It's early, but it's an off day and there's little to talk about Mariner-related so here's this. The Mariners are carrying seven relievers and all of them throw with their right-hand. Well, I guess they can throw with either hand, but you get my drift. Some people have expressed thoughts that the bullpen should probably contain a southpaw at some point. Instead of just blindly advancing talking points, why not we look at the data to date and see how they have done as a group?
Collectively, our relievers have thrown 238 pitches to 59 left-handed or switch-hitting batters. 105 (44%) have been called a ball, which is bad. Just 11 (5%) have generated a swing and a miss, also bad. They've issued 11 walks to just eight strikeouts. They've induced only 10 ground balls against 13 fly balls and a whopping 15 line drives.
Compare that to when facing right-handed batters where the pen has thrown 265 pitches to 72 batters. There, only 36% of pitches thrown have ended up being called as a ball and their swinging strike rate is more than double what it is against left-handers at over 12%. As far as batted balls go, 19 ground balls and six pop ups to 15 fly balls and 13 line drives allowed is by no means pretty, but is a damn sight better. They've also struck out 14 against just four net walks.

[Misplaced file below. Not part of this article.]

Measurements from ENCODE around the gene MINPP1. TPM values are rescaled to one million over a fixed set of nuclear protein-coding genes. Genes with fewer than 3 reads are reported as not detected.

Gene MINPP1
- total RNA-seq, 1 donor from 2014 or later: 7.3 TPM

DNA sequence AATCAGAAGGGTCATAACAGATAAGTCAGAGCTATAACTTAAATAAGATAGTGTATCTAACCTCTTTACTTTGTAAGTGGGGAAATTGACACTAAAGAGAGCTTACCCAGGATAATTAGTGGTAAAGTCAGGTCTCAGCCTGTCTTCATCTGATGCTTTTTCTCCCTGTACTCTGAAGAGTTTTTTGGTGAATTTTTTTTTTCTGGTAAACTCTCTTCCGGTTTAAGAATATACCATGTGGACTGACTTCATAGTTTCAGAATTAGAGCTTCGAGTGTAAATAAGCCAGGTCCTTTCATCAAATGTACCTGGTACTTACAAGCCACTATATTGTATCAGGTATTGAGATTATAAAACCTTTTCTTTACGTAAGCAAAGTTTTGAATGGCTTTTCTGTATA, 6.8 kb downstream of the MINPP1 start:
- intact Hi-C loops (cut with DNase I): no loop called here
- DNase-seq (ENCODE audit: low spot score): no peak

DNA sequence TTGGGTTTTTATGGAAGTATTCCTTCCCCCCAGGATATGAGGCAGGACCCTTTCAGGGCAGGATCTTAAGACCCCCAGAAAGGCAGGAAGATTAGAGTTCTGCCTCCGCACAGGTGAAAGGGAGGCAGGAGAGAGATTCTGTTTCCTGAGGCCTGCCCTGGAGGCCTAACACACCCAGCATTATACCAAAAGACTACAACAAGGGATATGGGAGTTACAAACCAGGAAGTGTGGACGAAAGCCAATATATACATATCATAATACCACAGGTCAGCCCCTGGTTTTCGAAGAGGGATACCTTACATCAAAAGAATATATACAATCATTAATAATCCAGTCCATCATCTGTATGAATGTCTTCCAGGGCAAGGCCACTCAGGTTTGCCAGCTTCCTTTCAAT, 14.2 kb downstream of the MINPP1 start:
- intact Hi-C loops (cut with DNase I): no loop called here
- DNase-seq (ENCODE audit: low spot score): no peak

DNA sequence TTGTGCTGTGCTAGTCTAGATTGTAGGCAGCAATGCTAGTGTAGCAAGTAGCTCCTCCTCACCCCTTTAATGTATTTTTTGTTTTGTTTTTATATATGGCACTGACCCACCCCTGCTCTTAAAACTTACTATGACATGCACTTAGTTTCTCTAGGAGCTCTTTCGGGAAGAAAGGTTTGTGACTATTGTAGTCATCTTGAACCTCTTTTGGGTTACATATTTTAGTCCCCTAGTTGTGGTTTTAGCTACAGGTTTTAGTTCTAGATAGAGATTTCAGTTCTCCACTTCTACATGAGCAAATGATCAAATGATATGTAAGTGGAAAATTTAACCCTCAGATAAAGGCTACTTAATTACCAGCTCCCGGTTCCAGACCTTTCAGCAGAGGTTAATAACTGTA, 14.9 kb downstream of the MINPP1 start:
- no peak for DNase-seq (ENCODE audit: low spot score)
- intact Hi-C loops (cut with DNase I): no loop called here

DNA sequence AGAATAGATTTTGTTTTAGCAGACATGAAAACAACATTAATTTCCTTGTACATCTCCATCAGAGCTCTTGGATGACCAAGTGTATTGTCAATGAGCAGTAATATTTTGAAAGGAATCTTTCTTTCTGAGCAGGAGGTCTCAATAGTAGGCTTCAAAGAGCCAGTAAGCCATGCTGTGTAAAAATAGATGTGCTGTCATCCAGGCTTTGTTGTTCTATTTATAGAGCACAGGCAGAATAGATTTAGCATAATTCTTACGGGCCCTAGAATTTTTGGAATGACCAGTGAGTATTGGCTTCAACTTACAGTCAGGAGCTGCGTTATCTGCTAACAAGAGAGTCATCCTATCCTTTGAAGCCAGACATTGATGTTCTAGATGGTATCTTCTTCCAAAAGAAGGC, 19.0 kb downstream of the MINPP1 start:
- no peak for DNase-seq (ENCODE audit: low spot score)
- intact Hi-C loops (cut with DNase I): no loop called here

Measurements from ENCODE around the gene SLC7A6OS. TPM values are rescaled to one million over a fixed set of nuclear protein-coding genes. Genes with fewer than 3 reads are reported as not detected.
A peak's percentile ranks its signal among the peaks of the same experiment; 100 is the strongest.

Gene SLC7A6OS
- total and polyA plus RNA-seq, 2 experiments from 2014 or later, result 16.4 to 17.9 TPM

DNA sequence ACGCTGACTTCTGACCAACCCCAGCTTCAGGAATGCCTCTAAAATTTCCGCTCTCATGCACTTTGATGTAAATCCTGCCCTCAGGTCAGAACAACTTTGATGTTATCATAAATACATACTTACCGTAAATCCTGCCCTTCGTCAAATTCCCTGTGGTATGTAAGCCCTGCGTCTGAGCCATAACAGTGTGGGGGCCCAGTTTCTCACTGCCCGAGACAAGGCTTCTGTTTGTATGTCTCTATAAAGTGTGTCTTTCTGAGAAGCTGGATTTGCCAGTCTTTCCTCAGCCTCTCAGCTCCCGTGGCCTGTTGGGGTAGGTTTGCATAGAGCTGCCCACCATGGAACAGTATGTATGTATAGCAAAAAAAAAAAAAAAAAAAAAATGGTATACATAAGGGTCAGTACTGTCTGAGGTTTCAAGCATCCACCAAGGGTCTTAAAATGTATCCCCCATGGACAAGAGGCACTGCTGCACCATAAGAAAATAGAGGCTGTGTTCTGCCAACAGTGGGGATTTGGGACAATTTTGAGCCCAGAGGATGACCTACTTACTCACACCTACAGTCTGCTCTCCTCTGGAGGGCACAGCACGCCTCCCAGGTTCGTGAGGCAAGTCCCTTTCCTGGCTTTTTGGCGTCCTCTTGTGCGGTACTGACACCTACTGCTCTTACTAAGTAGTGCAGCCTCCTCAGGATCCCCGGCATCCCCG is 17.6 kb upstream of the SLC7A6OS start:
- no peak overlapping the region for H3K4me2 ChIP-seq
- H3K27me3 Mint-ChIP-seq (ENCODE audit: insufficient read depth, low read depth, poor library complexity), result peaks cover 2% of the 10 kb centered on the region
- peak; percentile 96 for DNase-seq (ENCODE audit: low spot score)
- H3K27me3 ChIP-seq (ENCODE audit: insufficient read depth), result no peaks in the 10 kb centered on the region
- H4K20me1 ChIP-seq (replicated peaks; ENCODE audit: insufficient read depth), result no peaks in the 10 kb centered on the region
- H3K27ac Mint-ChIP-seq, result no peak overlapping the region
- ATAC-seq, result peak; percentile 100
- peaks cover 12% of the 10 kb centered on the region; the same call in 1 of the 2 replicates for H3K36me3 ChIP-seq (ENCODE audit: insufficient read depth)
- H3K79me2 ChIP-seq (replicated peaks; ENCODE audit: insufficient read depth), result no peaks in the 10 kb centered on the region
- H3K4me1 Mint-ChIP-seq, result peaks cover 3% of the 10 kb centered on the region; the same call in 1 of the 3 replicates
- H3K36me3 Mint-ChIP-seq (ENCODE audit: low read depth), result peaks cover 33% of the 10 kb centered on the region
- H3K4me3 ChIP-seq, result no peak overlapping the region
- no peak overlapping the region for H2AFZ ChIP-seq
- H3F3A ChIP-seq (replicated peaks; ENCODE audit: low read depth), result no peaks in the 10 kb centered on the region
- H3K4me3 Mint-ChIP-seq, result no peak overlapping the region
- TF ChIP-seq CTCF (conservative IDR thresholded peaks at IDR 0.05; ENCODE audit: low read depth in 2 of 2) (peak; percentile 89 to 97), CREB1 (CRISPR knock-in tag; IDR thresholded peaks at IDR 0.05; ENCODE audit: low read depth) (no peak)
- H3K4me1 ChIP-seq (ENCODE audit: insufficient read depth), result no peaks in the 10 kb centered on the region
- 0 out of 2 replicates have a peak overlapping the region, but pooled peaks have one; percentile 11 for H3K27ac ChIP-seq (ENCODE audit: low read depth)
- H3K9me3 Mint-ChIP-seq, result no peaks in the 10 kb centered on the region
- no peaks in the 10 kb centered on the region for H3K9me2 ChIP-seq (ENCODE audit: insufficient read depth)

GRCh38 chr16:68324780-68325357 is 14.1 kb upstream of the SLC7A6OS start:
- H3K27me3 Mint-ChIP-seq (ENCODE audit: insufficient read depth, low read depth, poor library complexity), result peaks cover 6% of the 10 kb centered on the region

It's far too early to be making any kind of rash judgments. Not only are the sample sizes way small with just 59 batters faced but, we're also really skewed by having played one team 70% of the time and one other team the remaining 30%. Brandon League and Kanekoa Texeira have thus far been the worst of the relievers against opposite-handed batters and there's reason to believe that both will eventually be assets against those hitters based on their pitch types. Still, it's worth watching as the season progresses. If these trends continue, then the Mariners will need a good lefty neutralizing option out of the bullpen, but the emphasis should be placed more highly on good rather than on lefty.